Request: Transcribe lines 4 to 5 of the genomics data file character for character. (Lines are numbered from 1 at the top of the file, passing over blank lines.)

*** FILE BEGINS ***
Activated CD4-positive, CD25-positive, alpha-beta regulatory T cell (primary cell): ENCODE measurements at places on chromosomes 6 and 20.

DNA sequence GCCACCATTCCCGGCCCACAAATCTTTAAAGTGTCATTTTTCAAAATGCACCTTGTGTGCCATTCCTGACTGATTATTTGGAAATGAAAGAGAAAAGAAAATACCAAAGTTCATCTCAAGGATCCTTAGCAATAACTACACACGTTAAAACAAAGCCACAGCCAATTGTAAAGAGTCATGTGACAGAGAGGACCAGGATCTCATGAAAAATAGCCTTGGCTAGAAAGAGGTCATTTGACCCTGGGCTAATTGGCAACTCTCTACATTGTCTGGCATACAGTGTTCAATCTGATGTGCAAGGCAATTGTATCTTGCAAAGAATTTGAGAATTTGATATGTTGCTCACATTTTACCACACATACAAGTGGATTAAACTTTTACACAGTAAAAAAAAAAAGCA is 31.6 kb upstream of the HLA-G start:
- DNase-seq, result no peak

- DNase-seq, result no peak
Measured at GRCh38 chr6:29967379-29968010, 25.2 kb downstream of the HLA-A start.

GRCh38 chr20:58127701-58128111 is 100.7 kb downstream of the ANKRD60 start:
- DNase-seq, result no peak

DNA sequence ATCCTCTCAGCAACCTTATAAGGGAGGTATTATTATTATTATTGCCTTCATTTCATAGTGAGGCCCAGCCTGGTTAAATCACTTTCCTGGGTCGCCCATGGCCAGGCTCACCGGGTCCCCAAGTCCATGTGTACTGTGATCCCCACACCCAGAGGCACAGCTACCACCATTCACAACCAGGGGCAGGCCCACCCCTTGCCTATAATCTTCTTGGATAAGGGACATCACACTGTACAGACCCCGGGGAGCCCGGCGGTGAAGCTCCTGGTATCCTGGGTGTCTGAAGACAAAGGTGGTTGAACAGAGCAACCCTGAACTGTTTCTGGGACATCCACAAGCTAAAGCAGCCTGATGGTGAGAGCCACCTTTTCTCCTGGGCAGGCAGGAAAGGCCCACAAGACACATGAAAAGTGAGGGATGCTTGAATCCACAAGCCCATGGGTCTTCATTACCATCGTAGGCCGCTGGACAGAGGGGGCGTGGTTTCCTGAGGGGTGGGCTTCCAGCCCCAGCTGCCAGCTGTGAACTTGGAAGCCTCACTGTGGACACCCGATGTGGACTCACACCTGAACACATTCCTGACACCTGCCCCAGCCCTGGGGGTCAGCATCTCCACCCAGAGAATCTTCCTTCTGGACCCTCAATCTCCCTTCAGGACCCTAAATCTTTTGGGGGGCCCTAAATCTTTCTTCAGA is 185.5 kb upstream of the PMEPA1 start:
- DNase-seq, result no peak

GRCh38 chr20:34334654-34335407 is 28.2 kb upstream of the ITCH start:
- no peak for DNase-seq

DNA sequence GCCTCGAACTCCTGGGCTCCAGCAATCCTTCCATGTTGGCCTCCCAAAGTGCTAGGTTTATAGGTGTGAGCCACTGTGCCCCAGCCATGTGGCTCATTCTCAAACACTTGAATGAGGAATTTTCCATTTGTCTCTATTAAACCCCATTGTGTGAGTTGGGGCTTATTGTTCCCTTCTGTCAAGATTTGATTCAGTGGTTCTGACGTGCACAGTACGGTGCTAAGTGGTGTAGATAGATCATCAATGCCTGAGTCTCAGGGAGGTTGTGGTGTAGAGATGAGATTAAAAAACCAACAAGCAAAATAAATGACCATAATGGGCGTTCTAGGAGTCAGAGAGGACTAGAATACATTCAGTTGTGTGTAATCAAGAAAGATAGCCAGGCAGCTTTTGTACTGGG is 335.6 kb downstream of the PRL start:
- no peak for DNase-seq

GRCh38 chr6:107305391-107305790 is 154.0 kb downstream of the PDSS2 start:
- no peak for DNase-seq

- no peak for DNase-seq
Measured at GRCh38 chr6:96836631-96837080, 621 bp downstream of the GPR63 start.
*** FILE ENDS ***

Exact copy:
- DNase-seq, result no peak
Measured at GRCh38 chr6:29967379-29968010, 25.2 kb downstream of the HLA-A start.